Summary of Cleveland Electric Illuminating Co. v. Cleveland
One of the fundamental home rule powers of Ohio municipalities is the ability to own and operate public utilities to serve their communities.1 Many Ohio municipalities exercise this home rule power by operating their own electric utility. In addition to providing electric utility service within their boundaries, municipalities have the right under the Ohio Constitution to sell “surplus” electricity outside their borders. This ability of municipalities to sell surplus electricity outside their boundaries is not unfettered, however.
The Ohio Supreme Court recently issued a decision which clarified the limits on municipal electric utilities’ right to sell excess electricity outside their boundaries under the Ohio Constitution. In Cleveland Elec. Illum. Co. v. Cleveland, Slip Opinion No. 2021-Ohio-4463 (CEI), the court held that municipal utilities are not required to purchase the exact amount of electricity required to satisfy the current needs of its territorial customers. A municipal utility may not acquire surplus electricity for the sole purpose of selling it extraterritorially; however, municipalities can acquire a surplus if the surplus is not acquired solely to resell the electricity to customers outside their boundaries.
Background and facts
The City of Cleveland (Cleveland) operates its own municipal electric public utility, Cleveland Public Power (CPP). Article XVIII, Section 6 of the Ohio Constitution allows a municipality that operates a public utility to generate or purchase electricity and sell the electricity outside the municipality’s boundaries up to 50 percent of the “surplus product.” The Ohio Constitution, however, precludes a municipality from purchasing electricity solely for the purpose of reselling the entire amount of the purchased electricity to an entity outside the municipality’s geographic limits. See, Toledo Edison Co. v. Bryan, 90 Ohio St.3d 288, 737 N.E.2d 529 (2000) (Toledo Edison).
To serve its customers, CPP purchases electricity through PJM Interconnection, LLC’s (PJM) wholesale electricity market.2 Along with wholesale electricity bought through PJM, CPP has an interest in several electricity-generation plants through its membership in American Municipal Power (AMP). Through AMP, Cleveland has a portfolio of power-generation interests. Some of those interests require long-term purchases, which CPP uses to mitigate the risk of volatility in the PJM energy markets.
In 2017, Cleveland agreed to buy all the electricity generated by a solar energy project in the City of Brooklyn, Ohio (Brooklyn). Cleveland planned to use the electricity generated by the Brooklyn project to supply power to buildings owned by Cuyahoga County. Cleveland also signed a 10-year agreement to be the exclusive electricity provider to several municipal buildings in Brooklyn. CEI, ¶ 7. At the time Cleveland entered into the agreement with Brooklyn, CPP sold surplus of electricity outside its boundaries in an amount representing approximately three to four percent of the electricity that the city sells inside its boundaries.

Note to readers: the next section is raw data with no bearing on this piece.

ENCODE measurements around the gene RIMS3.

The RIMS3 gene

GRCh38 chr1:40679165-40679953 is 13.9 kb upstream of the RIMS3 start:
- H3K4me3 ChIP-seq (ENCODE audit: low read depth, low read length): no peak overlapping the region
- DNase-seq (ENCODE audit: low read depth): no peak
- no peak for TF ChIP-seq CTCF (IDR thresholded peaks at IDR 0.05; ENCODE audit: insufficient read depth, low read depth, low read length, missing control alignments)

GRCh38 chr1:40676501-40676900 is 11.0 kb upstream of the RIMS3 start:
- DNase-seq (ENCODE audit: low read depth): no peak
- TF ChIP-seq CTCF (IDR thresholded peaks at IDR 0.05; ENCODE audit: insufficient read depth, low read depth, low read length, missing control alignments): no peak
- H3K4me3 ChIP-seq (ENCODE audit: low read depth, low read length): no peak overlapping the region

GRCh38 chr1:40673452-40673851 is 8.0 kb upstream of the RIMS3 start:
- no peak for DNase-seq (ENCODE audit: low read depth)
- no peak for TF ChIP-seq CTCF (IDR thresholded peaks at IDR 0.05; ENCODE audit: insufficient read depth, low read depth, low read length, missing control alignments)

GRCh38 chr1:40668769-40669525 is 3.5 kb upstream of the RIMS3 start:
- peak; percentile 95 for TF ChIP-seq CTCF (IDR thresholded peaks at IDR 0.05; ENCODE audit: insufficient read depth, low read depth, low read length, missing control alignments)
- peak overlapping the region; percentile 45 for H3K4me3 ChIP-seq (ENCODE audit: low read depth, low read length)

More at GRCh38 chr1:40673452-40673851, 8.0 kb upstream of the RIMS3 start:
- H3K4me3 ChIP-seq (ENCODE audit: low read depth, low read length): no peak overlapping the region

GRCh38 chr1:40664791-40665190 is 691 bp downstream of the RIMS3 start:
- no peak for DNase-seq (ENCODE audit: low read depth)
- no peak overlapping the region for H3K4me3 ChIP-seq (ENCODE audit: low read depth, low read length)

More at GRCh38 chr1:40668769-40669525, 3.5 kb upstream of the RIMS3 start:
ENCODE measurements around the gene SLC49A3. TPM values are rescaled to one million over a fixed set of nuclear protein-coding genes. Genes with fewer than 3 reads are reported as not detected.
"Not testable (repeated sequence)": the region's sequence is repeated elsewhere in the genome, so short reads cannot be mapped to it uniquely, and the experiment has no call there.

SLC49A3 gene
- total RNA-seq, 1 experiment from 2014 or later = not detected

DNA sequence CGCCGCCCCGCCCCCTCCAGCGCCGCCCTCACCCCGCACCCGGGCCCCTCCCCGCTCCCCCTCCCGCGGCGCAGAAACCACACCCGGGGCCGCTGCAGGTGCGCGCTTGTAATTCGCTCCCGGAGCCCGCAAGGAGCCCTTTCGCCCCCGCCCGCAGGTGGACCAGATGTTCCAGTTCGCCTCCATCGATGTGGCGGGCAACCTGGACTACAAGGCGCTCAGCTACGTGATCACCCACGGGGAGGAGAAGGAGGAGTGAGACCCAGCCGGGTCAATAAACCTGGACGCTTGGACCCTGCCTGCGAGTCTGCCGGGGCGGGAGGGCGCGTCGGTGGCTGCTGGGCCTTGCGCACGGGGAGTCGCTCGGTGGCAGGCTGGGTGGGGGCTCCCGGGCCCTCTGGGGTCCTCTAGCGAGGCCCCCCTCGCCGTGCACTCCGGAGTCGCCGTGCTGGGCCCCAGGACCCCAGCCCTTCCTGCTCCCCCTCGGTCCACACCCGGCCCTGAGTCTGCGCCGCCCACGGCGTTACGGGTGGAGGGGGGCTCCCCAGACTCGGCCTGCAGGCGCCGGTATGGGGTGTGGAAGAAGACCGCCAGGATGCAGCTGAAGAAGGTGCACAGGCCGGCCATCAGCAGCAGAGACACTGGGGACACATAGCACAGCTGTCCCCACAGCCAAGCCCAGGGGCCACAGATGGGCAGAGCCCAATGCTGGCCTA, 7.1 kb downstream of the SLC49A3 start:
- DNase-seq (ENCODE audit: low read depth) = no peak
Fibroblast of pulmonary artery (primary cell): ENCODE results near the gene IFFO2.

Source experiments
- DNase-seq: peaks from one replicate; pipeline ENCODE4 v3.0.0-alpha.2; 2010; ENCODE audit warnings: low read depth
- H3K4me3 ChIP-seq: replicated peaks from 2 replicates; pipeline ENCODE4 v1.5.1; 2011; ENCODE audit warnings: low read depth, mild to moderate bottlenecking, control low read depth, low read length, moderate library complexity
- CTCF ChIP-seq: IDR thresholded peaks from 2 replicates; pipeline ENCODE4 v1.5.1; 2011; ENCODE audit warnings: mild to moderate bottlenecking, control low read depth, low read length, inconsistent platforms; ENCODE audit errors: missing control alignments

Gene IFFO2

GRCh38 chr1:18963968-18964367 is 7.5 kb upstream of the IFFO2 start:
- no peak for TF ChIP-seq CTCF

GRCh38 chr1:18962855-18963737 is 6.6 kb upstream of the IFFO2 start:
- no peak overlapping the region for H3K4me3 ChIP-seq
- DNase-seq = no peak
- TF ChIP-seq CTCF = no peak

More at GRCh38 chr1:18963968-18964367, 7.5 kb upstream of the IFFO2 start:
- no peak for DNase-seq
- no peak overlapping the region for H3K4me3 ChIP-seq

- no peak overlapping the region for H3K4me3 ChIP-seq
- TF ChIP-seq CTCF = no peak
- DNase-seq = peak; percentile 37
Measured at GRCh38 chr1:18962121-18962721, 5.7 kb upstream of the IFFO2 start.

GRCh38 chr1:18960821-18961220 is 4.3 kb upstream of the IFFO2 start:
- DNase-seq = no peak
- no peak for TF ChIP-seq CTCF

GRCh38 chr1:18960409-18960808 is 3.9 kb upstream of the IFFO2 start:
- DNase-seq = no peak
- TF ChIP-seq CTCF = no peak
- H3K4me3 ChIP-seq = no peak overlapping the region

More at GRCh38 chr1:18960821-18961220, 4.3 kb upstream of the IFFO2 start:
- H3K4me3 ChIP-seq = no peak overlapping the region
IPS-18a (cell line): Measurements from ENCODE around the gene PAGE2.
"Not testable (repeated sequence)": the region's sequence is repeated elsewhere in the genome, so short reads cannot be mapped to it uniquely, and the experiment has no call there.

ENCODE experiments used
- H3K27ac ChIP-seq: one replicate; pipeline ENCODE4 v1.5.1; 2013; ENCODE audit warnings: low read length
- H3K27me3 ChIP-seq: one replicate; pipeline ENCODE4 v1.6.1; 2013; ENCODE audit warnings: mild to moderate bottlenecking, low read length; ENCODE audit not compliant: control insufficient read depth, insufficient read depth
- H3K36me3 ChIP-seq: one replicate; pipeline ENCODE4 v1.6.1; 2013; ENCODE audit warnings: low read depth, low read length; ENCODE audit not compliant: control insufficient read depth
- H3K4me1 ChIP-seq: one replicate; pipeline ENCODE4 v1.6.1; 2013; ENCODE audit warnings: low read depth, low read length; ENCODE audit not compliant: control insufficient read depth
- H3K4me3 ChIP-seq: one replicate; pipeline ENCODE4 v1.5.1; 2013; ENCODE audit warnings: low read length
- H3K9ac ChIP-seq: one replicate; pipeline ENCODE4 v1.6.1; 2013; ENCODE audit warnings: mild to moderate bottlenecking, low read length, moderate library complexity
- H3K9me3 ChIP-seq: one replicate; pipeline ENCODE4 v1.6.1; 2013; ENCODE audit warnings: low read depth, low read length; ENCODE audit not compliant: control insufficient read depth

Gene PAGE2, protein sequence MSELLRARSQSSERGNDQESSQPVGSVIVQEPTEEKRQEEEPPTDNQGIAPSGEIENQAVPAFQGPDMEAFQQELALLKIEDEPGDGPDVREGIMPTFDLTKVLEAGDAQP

CEI sued Cleveland and CPP, alleging that Cleveland’s contract to sell electricity to Brooklyn violated Article XVIII, Sections 4 and 6 of the Ohio Constitution. CEI claimed that Cleveland could satisfy the electricity demands of customers within its boundaries by relying on wholesale purchases from PJM and current wholesale contracts with AMP. CEI claimed that Cleveland did not need the electricity generated by the solar project to serve its own citizens. Therefore, CEI argued that all sales to Brooklyn and other customers outside Cleveland from the solar project would be the result of an “artificial surplus” created by CPP. CEI claimed that CPP created this artificial surplus for sole purpose of selling electricity outside Cleveland’s boundaries, which violates the court’s decision in Toledo Edison Co. and the Ohio Constitution.
Summary of court’s opinion
In CEI, the Ohio Supreme Court upheld a decision by the Eighth District Court of Appeals, holding that a “municipal utility may acquire excess electricity capacity for reasons other than reselling it as surplus beyond the municipality’s boundaries without violating the Ohio Constitution.” Id. at ¶ 31. A municipal utility may not, however, “acquire excess capacity for the sole purpose of reselling it outside the municipality’s territorial boundaries.” Id.